PROGRAMME RESCUE, CORPORATE TURNAROUND
The importance and structure of rescuing out of control programme developments.
Here at the edge of leading commercial development of what is right and what is wrong in the world of business.
10-15 years ago around 60-70% of business programmes failed. They failed either the business expectations, they failed the budgets or timelines, they failed to deliver. This was costly and chaotic. Then came a whole raft of methodologies and new ways of working that gave varying frameworks and structures in an attempt to remedy the repetitive mistakes.
Yet here we are in 2011 – and many of the same mistakes as before are still being made with the result that the same high cost and chaos continues to drain profitability and future success.
No, actually, today isn’t the same as yesterday. Today the costs of programme or corporate failure are higher. The investment is bigger, the plans are more ambitious, the market place is far more dynamic and competitive. This only means mistakes are far more painful than ever before. Yes, many things have changed … yet the same mindset prevails.
Programmes with massive investments and reputations at stake fail for a number of reasons. But let’s look at the most common. Business needs to change. The world is changing. The pace of change is increasing. Business needs to change in order to remain relevant – and profitable. This also is true of non-commercial organisations. To change, to develop, to progress into the changing and highly dynamic commercial landscape, businesses need strategic plans. Moving forward with these plans often required defined programmes of work.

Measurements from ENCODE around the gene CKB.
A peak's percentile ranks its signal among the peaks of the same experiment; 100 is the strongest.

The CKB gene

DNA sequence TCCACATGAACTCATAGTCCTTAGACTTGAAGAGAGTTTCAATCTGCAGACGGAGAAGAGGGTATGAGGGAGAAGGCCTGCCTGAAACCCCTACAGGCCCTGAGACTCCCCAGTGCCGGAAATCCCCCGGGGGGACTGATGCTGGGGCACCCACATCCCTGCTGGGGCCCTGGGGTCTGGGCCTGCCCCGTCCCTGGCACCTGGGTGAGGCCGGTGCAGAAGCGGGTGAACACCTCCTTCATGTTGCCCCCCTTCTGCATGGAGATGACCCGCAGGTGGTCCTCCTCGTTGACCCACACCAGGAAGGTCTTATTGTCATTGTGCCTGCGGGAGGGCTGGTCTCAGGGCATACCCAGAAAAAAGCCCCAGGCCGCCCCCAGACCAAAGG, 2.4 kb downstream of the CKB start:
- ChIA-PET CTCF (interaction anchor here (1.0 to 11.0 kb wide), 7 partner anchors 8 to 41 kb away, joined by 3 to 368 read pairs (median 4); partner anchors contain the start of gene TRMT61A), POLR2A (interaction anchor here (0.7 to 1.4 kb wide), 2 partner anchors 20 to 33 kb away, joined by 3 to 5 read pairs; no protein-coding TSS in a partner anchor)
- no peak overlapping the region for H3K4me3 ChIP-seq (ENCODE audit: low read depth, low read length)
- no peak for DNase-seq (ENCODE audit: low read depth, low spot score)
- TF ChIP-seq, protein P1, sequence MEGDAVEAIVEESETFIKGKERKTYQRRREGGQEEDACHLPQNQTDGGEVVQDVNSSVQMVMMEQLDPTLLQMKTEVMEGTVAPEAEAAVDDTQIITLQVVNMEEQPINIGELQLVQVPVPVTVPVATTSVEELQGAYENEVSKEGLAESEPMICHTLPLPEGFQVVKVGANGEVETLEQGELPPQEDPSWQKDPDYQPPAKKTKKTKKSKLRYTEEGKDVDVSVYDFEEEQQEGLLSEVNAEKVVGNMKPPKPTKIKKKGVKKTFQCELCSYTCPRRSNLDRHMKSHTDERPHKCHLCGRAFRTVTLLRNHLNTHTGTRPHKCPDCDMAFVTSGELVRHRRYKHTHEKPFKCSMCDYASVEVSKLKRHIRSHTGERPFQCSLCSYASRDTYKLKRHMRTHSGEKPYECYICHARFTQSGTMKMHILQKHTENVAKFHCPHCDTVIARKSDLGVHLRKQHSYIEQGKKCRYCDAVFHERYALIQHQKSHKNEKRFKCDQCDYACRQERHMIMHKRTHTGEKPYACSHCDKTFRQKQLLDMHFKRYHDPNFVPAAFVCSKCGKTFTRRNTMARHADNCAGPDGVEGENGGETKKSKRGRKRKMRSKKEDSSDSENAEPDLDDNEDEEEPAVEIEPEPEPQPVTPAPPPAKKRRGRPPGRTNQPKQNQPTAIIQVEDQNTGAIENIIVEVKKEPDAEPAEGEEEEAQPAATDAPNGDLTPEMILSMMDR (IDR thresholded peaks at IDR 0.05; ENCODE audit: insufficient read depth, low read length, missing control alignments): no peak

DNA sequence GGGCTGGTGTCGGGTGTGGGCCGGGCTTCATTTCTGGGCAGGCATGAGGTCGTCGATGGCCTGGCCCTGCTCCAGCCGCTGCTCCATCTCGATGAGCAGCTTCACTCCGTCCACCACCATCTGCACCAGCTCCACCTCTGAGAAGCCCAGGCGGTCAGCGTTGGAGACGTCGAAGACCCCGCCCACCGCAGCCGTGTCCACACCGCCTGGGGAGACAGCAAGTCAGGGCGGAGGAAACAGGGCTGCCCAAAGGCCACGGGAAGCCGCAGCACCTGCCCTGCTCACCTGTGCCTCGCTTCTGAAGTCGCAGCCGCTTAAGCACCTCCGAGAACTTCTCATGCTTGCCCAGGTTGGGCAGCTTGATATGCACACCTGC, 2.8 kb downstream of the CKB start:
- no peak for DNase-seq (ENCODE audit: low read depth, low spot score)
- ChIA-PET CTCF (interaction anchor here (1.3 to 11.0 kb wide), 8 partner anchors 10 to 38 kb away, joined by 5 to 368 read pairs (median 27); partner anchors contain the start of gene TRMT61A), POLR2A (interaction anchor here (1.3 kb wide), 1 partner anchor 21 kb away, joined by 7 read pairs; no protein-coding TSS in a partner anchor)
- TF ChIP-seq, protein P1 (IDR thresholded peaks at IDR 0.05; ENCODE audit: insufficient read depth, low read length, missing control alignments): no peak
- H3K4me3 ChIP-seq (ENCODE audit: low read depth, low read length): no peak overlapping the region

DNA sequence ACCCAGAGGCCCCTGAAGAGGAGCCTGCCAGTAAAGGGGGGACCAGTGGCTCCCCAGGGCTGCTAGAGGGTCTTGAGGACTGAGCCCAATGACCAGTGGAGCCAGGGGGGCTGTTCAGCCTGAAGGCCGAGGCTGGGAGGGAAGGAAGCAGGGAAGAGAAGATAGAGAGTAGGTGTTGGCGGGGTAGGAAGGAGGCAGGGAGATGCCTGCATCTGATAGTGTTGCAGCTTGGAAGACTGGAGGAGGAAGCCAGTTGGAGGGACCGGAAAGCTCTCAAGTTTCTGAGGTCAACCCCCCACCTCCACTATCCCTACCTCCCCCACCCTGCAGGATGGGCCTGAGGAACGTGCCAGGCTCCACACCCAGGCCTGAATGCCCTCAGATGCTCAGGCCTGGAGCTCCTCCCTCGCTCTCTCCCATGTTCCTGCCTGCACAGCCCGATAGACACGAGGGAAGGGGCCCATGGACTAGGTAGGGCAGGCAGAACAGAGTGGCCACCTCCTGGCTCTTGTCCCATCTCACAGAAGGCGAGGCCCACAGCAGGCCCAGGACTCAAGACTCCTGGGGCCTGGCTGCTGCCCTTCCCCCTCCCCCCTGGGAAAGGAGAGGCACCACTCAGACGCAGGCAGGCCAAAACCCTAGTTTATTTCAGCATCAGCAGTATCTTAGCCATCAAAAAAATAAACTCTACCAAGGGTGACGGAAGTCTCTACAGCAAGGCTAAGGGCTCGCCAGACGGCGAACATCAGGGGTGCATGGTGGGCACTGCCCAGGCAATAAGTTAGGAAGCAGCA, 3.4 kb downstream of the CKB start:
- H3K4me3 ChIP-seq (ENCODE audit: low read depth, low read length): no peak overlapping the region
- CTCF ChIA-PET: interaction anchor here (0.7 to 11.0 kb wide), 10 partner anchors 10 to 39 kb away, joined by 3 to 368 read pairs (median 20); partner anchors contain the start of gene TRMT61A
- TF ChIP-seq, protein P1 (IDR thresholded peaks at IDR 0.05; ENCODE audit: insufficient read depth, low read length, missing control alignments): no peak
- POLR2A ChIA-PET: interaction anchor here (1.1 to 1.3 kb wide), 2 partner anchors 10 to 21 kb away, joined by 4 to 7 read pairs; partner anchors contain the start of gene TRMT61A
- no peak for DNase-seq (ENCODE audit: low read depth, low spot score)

Well intentioned, well meaning, ambitious plans with significant funding. Why do they often fail?
They often fail because business change is often perceived to have a technology solution. Many business managers do not understand change. This is a major failing. Change for many is one of those intangibles. Therefore they are happy to off load responsibility to anyone who can create a tangible impact – the technology people with their magic black boxes and promises of an all-singing, all-dancing solution. This results in what was a business led development turning into a technology led development, and usually with little interaction with the business managers.
This is corporate madness of the highest order. Because when the technology solution is delivered, it is usually not aligned to the true business need or strategy, it is usually costly and it is usually still not understood because it has little or no business context.
The costs of these developments tend to be high. This is because the pure technology solution will always want more money to overcome what they see as gaps in the planning. And then more money and more money. And the business won’t dare refuse because by this stage too much is at stake and after all … doesn’t the technology promise to deliver on all those strategic promises?
Far from being a “solution”, the programme suddenly becomes corporate nightmare with the business, already having invested far more than it initially planned, hurriedly instituting business change. This invariably results in chaos, loss of confidence, loss of market share … and loss of careers.
To some, this may seem an extreme case. Take my word for it … it isn’t. It is common. It’s just that most companies, especially the major ones, will never openly admit to such costly mistakes. Instead of becoming good at development and progression they have become very, very good at covering their tracks as they stagger from crisis to crisis.